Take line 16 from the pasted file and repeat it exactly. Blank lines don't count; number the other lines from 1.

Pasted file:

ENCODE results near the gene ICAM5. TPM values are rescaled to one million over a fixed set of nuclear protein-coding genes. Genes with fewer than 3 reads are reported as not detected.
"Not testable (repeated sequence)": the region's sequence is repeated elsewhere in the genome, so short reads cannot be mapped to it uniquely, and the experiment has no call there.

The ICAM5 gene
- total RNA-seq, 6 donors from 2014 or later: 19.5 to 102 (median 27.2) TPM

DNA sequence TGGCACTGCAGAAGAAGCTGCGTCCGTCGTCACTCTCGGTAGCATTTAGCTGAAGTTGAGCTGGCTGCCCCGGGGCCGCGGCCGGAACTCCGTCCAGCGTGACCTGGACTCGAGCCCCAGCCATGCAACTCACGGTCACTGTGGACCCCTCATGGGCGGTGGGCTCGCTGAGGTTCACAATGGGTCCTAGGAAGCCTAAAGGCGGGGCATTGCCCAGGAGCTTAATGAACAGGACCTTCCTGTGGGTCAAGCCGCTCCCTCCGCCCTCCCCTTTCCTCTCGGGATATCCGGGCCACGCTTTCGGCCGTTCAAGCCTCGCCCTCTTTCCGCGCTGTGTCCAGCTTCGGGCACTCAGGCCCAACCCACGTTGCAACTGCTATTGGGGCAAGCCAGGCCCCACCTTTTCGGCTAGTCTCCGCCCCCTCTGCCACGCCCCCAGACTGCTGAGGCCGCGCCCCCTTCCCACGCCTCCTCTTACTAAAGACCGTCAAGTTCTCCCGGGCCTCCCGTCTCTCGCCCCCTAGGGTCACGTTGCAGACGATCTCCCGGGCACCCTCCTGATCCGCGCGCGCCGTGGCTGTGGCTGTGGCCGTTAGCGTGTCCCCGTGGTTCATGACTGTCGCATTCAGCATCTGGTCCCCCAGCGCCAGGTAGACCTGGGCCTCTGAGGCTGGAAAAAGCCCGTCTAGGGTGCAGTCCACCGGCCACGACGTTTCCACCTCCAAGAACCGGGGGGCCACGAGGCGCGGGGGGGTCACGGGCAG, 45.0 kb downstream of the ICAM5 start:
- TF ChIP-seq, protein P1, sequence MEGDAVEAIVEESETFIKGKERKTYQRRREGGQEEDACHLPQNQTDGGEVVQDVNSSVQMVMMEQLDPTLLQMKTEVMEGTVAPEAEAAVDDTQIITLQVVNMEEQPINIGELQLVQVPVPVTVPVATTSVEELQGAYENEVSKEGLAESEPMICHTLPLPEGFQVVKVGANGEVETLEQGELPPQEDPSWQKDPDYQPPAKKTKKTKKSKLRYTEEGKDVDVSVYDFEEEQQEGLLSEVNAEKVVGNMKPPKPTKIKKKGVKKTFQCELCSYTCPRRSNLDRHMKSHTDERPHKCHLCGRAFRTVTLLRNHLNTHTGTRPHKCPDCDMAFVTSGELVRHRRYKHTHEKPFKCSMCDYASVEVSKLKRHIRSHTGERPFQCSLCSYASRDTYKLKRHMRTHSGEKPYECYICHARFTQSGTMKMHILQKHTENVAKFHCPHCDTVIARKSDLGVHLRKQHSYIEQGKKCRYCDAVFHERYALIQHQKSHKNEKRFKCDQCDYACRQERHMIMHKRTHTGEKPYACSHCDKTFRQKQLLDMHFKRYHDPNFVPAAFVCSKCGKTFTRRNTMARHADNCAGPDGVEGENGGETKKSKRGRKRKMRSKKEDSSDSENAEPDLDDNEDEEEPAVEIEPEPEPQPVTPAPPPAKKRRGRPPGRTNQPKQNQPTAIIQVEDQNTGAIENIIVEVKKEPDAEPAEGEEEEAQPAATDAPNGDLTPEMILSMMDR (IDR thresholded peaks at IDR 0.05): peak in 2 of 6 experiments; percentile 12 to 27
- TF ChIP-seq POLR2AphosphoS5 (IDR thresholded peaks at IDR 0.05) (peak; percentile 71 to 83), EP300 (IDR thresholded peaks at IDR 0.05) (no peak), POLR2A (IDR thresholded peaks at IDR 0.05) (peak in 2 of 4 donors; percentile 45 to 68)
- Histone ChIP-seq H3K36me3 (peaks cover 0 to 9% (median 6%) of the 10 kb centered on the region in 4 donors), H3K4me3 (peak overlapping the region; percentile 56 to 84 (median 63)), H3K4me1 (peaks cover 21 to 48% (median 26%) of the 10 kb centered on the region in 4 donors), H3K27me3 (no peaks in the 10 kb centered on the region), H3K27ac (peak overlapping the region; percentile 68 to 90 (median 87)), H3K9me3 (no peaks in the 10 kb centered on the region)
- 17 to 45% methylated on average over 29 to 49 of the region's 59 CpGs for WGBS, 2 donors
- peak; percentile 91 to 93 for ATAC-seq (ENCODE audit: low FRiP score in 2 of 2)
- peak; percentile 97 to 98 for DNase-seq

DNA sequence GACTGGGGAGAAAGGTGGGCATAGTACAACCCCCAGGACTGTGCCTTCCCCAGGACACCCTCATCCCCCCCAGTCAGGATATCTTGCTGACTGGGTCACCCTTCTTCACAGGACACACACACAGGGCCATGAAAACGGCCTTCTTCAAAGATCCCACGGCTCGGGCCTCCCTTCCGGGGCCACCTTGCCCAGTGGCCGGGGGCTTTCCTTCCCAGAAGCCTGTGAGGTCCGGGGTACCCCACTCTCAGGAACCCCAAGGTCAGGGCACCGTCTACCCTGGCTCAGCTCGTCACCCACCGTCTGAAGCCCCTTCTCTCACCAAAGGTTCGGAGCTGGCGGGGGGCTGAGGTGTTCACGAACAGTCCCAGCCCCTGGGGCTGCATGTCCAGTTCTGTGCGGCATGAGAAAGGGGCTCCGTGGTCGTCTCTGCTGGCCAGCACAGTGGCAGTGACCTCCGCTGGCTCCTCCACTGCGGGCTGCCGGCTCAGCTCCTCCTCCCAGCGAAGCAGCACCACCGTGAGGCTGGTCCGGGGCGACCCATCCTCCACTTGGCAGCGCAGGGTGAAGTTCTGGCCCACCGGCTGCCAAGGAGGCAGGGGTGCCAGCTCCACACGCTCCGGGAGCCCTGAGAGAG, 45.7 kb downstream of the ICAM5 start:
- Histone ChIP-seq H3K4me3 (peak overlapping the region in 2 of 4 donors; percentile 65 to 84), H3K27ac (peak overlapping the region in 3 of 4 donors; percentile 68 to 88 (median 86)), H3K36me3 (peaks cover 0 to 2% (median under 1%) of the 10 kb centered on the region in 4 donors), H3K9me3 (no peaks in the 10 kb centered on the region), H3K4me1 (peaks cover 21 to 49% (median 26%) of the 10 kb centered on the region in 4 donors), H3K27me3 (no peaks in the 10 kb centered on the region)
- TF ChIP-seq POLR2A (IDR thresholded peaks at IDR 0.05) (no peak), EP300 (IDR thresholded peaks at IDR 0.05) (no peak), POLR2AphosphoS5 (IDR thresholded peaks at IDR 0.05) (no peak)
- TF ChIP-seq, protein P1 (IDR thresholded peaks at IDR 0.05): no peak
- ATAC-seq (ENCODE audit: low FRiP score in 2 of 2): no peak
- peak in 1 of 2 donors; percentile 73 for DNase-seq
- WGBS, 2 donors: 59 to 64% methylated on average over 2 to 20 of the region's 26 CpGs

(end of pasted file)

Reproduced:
- ATAC-seq (ENCODE audit: low FRiP score in 2 of 2): no peak